LOGEVALL: I’m skeptical of this, actually. My own view is that we have exaggerated the—exaggerated the importance of Tet. So if we—if we, again, employ a counterfactual, if we assume that Tet didn’t happen, my view is that we still have the broad trends in the war playing out as they did.
I think it’s important to remember a few things. One, that even prior to Tet, as I suggested earlier, there is a growing sense of gloom and pessimism at the highest levels of the American government. That would have continued, it seems to me, even in the absence of Tet.
And we should remember that after Tet, both Hanoi and the United States waged the war ferociously. I think we can remember that in 1967, 10,000 Americans died in Vietnam. In 1969, 10,000 Americans died in Vietnam. And Lyndon Johnson drives a hard bargain in the negotiations that begin.
So, on some level, I think we need to be careful about—there’s a recent book out that I reviewed which says that Tet and Hue—
LINDSAY: This is Mark Bowden’s book?
LOGEVALL: I wasn’t going to say that. (Laughter.)
LINDSAY: Well, people in the audience—it’s a book he reviewed.
LOGEVALL: No, but it’s a book that I reviewed favorably and I admire in many ways. But the suggestion is that Hue and Tet changed—completely changed the terms of the debate in the United States, and this is where I’m skeptical.
I will say this, very quickly. Walter Cronkite in this extraordinary moment that you all know—February 27th, 1968, and if you haven’t seen it you should YouTube this telecast—but Cronkite, most trusted man in America, says: “It is increasingly clear to this reporter that the only rational way out is to negotiate, not as victors but as” a people—“as an honorable people who lived up to their commitment to defend democracy and did the best they could.” That—and maybe now I’m contradicting myself, because he’s making that, obviously—that statement—in the—in the midst, in a sense, of this Tet Offensive. But that suggests that if you—and as Johnson said, at least this is allegedly what he said: “If I’ve lost Cronkite, I’ve lost the country.” That suggests that we are at an important moment. I just think that some version of that Cronkite statement we would have had at some point, even in the absence of Tet.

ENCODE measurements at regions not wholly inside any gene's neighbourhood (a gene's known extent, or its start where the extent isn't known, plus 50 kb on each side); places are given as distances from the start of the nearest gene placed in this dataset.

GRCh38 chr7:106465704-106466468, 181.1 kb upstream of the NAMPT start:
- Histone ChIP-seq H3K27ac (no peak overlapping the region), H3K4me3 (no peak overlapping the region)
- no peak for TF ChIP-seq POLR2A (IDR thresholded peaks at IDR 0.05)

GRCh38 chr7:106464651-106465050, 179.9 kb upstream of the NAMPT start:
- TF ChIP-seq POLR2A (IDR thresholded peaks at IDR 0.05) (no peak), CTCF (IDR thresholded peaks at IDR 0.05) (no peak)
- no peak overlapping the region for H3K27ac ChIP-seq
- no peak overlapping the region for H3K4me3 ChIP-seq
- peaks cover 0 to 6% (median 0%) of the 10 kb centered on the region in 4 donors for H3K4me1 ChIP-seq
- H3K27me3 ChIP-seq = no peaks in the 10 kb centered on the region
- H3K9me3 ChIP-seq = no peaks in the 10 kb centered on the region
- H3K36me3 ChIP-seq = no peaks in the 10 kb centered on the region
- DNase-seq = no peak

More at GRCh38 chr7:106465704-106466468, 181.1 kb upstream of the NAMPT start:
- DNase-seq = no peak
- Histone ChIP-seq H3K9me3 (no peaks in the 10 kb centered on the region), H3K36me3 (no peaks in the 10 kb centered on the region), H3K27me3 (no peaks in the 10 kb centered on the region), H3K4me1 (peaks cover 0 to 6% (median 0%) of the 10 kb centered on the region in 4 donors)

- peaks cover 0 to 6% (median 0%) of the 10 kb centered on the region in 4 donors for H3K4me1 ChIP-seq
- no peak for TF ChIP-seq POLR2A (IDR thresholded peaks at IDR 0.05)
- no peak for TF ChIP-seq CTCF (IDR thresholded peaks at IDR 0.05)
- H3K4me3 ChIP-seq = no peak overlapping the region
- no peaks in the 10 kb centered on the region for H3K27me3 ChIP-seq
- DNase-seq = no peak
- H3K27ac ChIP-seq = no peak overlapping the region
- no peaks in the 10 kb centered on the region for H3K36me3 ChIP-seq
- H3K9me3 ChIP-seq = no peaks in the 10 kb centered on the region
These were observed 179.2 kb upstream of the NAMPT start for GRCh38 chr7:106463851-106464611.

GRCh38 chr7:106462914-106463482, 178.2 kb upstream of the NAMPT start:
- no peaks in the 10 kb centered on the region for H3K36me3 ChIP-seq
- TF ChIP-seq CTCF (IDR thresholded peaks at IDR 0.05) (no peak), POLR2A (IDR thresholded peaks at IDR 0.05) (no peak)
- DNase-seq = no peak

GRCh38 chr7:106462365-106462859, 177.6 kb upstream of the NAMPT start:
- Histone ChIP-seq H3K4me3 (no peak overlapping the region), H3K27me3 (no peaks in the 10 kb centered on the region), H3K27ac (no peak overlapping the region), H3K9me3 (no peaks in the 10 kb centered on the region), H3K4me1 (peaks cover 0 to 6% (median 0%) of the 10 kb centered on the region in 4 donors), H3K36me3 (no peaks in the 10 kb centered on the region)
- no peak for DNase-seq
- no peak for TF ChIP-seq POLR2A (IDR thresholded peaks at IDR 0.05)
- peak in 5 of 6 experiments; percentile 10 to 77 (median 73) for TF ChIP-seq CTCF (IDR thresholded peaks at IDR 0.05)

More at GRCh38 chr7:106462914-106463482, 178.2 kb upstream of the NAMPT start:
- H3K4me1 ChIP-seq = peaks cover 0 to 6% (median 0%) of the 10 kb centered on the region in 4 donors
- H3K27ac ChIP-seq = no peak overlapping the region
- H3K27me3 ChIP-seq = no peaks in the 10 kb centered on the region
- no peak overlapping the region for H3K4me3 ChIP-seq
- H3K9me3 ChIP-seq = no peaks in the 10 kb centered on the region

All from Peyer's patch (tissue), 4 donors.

LINDSAY: Frankie, you want to jump in here?
FITZGERALD: Well, I think that Tet was an important sort of spark moment. You know, I think that most Americans either regarded authorities as the authorities, and so when Westmoreland comes and says everything is going fine they tend to believe it, or else they simply are not paying any attention. Granted, there was a big peace movement at the time, but that only affected a certain number of people. And I really think that the scenes of Tet on TV really got people’s attention in the United States. And it didn’t change the military situation—well, actually it did because the American response was enormous. And, in fact, a couple of years later it looked as though the whole country was sort of pacified, as they say, or, you know, that the NLF had disappeared and the North Vietnamese were holding back.
But I think, as far as the American public was concerned, that this was—showed the way—showed that it couldn’t work. And, of course, Johnson resigned. Johnson refused to run again in March. They started negotiating. They stopped the bombing of the North for a while. There were the elections that year, in which both parties ran on peace platforms, whether they meant it or not.
LINDSAY: Hang, can I just turn the question around and ask you about how the North reacted to Tet? Because, as you point out, there was a division in the politburo about what to do, with the minority losing side saying this would be, in a sense, a bridge too far; we won’t win and there won’t be an uprising. And they were right.
Yet, sort of in the retelling of the story in the Tet offensive, it’s often held up as this was a master stroke on the part of Hanoi because they may have lost on the battlefield but they engineered a strategic victory because they were able to change the public debate in the United States.
Were they seeking to change the public debate in the United States?
NGUYEN: Secondary aim.